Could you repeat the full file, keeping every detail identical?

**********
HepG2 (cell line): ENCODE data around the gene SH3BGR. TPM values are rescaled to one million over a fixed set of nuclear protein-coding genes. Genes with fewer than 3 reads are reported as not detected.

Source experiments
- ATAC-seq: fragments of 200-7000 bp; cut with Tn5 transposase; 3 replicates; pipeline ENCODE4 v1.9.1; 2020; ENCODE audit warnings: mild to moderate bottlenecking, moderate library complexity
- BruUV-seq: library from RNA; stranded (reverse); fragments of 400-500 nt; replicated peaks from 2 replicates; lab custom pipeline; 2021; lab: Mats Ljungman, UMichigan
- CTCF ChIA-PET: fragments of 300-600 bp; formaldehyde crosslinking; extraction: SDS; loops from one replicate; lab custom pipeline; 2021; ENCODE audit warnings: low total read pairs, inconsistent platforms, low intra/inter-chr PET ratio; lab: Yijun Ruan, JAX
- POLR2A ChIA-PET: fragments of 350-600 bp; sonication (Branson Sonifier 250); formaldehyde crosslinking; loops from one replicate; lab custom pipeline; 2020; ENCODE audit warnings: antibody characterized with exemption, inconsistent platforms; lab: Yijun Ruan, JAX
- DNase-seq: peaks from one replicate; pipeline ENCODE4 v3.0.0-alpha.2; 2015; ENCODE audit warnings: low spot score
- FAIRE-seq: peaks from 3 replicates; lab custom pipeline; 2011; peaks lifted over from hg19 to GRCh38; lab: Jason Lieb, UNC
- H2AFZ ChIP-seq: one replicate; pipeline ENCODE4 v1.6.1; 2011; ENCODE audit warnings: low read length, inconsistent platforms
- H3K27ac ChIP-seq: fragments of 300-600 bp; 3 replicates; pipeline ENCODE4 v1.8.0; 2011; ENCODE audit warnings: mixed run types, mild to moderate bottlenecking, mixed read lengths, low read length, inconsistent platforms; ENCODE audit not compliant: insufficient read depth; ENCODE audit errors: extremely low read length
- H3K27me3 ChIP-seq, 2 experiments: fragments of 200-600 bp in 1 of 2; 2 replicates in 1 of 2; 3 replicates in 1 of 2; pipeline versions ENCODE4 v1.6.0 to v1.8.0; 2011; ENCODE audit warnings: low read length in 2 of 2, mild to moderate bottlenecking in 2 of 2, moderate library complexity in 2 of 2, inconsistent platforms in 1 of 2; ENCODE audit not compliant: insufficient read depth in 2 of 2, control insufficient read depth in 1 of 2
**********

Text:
HepG2 (cell line): ENCODE data around the gene SH3BGR. TPM values are rescaled to one million over a fixed set of nuclear protein-coding genes. Genes with fewer than 3 reads are reported as not detected.

Source experiments
- ATAC-seq: fragments of 200-7000 bp; cut with Tn5 transposase; 3 replicates; pipeline ENCODE4 v1.9.1; 2020; ENCODE audit warnings: mild to moderate bottlenecking, moderate library complexity
- BruUV-seq: library from RNA; stranded (reverse); fragments of 400-500 nt; replicated peaks from 2 replicates; lab custom pipeline; 2021; lab: Mats Ljungman, UMichigan
- CTCF ChIA-PET: fragments of 300-600 bp; formaldehyde crosslinking; extraction: SDS; loops from one replicate; lab custom pipeline; 2021; ENCODE audit warnings: low total read pairs, inconsistent platforms, low intra/inter-chr PET ratio; lab: Yijun Ruan, JAX
- POLR2A ChIA-PET: fragments of 350-600 bp; sonication (Branson Sonifier 250); formaldehyde crosslinking; loops from one replicate; lab custom pipeline; 2020; ENCODE audit warnings: antibody characterized with exemption, inconsistent platforms; lab: Yijun Ruan, JAX
- DNase-seq: peaks from one replicate; pipeline ENCODE4 v3.0.0-alpha.2; 2015; ENCODE audit warnings: low spot score
- FAIRE-seq: peaks from 3 replicates; lab custom pipeline; 2011; peaks lifted over from hg19 to GRCh38; lab: Jason Lieb, UNC
- H2AFZ ChIP-seq: one replicate; pipeline ENCODE4 v1.6.1; 2011; ENCODE audit warnings: low read length, inconsistent platforms
- H3K27ac ChIP-seq: fragments of 300-600 bp; 3 replicates; pipeline ENCODE4 v1.8.0; 2011; ENCODE audit warnings: mixed run types, mild to moderate bottlenecking, mixed read lengths, low read length, inconsistent platforms; ENCODE audit not compliant: insufficient read depth; ENCODE audit errors: extremely low read length
- H3K27me3 ChIP-seq, 2 experiments: fragments of 200-600 bp in 1 of 2; 2 replicates in 1 of 2; 3 replicates in 1 of 2; pipeline versions ENCODE4 v1.6.0 to v1.8.0; 2011; ENCODE audit warnings: low read length in 2 of 2, mild to moderate bottlenecking in 2 of 2, moderate library complexity in 2 of 2, inconsistent platforms in 1 of 2; ENCODE audit not compliant: insufficient read depth in 2 of 2, control insufficient read depth in 1 of 2